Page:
The Minister of Health has not convincingly demonstrated why the resumption date should brought forward because nothing concrete has been done to curtail the spread of the disease bearing in mind that children and the youths usually have little resistance to manage personal problems unlike adults. This was the bone of contention of the Nigerian Medical Association that has decried the government’s directive and reasoned that all schools should rather remain shut till all those under surveillance for the disease have been certified free. The NMA was of the opinion that the resumption of schools could further be shifted till December or early next year warning that with the spread of Ebola to any school, it would become catastrophic in line with the fears of the House of Representatives, which is also worried that nothing tangible is on ground on the part of government to warrant an early resumption as it swiftly directed its Committee on Education to probe the controversies that has trailed the fixing of a new resumption date. The Nigerian Union of Teachers is gearing up for strike action over the early resumption date. The union said it would not allow any of its members to teach until it was scientifically and medically proven that the country was out of the scourge.
No doubt, Nigeria has been commended for the way it has handled the containment of Ebola with minimal casualty. It is hoped that this feat will not be rubbished by a hasty decision that may not be well thought-out afterall. The health minister should let us know what he has been able to put in place in fact and figures should the virus goes wild in our schools. And if government insists on enforcing the new resumption date, states should ensure that all safety measures are put in place by installing dispensary, providing adequate water facilities, sick bay where sick children, especially those with fever are properly tested and managed. School authorities should watch out for strange behaviour amongst pupils and generously provide hand sanitisers to their pupils before allowing them into their premises. They should also have thermal thermometers to constantly check the temperatures of pupils at regular intervals and train desk officers to handle suspected cases. As a perennial crisis and feature of most public institutions, government should ensure that adequate public toilets are provided in addition to carrying out an intensive safety assessment to ensure proper monitoring of health-related issues. With these provisions in place, it will be easy to convince the people that the government is truly capable of curtailing the spread of the disease. Above all, parents and teachers should be better prepared for hands-on engagement in inculcating good hygienic practices necessary for the eradication of the outbreak of Ebola and other communicable diseases bearing in mind that prevention is always better than cure.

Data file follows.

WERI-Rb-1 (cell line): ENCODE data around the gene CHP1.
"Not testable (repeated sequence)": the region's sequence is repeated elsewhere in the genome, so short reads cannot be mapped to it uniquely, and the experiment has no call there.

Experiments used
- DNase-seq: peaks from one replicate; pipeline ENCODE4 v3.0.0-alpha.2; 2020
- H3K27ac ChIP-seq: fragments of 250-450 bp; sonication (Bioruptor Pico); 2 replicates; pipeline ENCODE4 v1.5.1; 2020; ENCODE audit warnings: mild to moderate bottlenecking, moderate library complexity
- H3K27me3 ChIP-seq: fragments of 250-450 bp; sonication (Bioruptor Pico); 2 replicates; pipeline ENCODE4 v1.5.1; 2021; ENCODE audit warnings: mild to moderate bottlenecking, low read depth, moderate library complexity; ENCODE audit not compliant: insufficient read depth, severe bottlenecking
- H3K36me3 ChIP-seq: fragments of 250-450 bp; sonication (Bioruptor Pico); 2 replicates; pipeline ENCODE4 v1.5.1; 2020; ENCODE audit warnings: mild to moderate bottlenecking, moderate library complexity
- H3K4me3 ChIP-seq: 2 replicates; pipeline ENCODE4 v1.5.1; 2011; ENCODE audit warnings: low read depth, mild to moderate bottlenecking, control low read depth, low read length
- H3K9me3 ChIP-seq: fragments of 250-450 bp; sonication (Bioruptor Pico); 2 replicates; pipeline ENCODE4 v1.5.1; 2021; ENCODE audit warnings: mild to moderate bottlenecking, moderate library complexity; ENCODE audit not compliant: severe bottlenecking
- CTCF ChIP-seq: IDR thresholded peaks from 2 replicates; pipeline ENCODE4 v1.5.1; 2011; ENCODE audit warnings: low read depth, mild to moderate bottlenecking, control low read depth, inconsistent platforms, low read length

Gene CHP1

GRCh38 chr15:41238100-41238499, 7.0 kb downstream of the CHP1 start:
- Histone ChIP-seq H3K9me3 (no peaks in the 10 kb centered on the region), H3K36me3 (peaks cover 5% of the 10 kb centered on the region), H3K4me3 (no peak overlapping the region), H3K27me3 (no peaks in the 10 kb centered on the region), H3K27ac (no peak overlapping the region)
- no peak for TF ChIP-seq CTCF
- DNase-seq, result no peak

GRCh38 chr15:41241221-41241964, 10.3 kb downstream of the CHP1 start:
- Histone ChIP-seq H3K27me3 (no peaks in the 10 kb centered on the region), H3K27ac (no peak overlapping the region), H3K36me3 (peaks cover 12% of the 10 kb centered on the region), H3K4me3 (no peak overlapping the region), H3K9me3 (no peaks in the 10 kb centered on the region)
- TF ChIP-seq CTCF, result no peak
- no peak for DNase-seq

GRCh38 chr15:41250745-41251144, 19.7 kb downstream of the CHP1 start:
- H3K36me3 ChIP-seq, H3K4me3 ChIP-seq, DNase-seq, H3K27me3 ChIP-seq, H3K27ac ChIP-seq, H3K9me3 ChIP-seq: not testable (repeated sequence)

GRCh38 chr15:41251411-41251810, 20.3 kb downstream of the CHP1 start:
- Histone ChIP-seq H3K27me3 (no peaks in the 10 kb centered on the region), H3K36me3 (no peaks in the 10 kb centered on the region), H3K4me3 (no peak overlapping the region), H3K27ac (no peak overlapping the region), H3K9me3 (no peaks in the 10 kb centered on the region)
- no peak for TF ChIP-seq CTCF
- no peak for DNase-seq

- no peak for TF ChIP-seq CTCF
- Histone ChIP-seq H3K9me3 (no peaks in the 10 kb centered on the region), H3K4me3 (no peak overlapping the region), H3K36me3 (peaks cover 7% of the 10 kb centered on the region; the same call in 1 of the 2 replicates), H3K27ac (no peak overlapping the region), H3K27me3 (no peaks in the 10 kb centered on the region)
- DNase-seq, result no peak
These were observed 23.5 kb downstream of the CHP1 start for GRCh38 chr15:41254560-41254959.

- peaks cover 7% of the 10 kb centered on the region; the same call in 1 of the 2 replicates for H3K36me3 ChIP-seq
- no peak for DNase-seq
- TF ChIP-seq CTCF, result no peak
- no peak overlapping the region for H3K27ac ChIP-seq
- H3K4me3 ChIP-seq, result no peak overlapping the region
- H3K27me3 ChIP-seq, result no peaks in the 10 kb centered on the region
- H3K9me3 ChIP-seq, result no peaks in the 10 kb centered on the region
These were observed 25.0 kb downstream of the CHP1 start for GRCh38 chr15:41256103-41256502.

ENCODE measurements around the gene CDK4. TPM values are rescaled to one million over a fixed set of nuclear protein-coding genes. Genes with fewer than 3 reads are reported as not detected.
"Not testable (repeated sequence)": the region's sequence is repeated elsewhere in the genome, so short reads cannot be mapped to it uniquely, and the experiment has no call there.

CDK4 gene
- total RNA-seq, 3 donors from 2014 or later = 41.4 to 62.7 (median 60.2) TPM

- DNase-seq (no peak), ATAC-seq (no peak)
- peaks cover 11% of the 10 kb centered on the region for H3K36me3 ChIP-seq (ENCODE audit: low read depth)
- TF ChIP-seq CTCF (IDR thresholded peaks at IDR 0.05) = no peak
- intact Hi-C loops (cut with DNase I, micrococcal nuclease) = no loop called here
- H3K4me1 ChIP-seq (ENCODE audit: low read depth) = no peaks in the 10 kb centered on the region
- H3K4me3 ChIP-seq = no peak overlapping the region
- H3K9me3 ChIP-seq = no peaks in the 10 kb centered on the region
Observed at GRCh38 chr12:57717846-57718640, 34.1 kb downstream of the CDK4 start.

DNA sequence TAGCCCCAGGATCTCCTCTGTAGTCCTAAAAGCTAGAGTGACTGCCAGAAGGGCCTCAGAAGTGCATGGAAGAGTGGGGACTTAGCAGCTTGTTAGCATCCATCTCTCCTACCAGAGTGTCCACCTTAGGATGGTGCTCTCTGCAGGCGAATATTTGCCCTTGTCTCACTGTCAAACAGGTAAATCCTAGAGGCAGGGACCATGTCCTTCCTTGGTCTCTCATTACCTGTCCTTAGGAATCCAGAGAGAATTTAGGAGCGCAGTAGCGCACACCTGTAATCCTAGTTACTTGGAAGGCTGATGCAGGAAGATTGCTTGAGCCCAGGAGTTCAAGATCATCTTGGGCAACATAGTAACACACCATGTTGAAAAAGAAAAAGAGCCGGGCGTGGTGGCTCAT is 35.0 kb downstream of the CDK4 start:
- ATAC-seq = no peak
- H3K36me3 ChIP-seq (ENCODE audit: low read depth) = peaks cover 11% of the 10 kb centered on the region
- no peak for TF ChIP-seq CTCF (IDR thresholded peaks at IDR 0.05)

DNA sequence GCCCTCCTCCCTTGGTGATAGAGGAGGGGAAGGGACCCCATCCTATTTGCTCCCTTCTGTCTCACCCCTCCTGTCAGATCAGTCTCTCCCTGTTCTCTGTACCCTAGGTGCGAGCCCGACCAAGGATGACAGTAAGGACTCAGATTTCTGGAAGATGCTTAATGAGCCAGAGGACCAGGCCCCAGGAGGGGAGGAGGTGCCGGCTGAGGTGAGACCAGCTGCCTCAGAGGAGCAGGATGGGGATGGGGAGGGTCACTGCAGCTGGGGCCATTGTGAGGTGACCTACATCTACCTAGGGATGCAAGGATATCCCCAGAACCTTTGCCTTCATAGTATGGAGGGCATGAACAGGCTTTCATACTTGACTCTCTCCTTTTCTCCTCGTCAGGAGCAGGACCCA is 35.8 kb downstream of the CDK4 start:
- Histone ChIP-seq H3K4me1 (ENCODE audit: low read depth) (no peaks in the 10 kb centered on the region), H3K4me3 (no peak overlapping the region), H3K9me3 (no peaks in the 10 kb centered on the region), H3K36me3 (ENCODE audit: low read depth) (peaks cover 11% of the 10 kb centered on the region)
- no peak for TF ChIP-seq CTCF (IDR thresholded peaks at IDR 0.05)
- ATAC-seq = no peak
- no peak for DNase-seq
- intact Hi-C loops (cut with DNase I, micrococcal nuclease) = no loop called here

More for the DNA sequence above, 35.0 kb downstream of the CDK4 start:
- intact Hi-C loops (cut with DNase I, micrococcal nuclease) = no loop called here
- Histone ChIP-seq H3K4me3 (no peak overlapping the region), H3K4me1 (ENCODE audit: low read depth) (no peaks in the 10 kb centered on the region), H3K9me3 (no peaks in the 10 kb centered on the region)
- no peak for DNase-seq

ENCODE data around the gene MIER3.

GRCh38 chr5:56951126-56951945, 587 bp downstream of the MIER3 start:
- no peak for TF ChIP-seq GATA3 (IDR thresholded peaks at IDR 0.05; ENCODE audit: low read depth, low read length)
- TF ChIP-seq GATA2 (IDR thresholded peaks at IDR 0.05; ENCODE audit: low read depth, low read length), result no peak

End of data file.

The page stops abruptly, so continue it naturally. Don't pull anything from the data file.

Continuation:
Otherwise, schools should be shut till the last suspected cases and patients are certified to be free of the virus by shifting the resumption date further. Though painful, this would rather help the government to have adequate time to follow the standard procedure and put the necessary machinery in place for containing the deadly virus going by the disclosure that it could take between six to nine months to completely contain the virus. With the peculiar nature of our large population, therefore, rushing the students back to school at a time they are not prepared to receive them is a sure recipe for an otherwise avoidable calamity. This should not be allowed.
Kupoluyi writes from the Federal University of Agriculture, Abeokuta, vide, email@example.com, Twitter, @AdewaleKupoluyi